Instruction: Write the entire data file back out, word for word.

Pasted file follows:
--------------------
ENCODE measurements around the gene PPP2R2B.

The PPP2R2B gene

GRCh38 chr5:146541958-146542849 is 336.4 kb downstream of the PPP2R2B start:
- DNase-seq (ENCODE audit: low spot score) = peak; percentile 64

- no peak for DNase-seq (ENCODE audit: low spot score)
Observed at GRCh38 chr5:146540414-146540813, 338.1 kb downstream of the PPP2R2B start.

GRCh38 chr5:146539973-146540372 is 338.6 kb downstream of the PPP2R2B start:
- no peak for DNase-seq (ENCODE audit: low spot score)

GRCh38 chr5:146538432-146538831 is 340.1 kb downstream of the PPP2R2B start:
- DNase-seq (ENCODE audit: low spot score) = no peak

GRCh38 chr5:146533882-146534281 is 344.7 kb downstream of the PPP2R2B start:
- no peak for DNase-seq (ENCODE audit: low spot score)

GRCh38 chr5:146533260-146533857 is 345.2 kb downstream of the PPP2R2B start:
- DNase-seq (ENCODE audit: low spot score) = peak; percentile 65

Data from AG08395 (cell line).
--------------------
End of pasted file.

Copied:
ENCODE measurements around the gene PPP2R2B.

The PPP2R2B gene

GRCh38 chr5:146541958-146542849 is 336.4 kb downstream of the PPP2R2B start:
- DNase-seq (ENCODE audit: low spot score) = peak; percentile 64

- no peak for DNase-seq (ENCODE audit: low spot score)
Observed at GRCh38 chr5:146540414-146540813, 338.1 kb downstream of the PPP2R2B start.

GRCh38 chr5:146539973-146540372 is 338.6 kb downstream of the PPP2R2B start:
- no peak for DNase-seq (ENCODE audit: low spot score)

GRCh38 chr5:146538432-146538831 is 340.1 kb downstream of the PPP2R2B start:
- DNase-seq (ENCODE audit: low spot score) = no peak

GRCh38 chr5:146533882-146534281 is 344.7 kb downstream of the PPP2R2B start:
- no peak for DNase-seq (ENCODE audit: low spot score)

GRCh38 chr5:146533260-146533857 is 345.2 kb downstream of the PPP2R2B start:
- DNase-seq (ENCODE audit: low spot score) = peak; percentile 65

Data from AG08395 (cell line).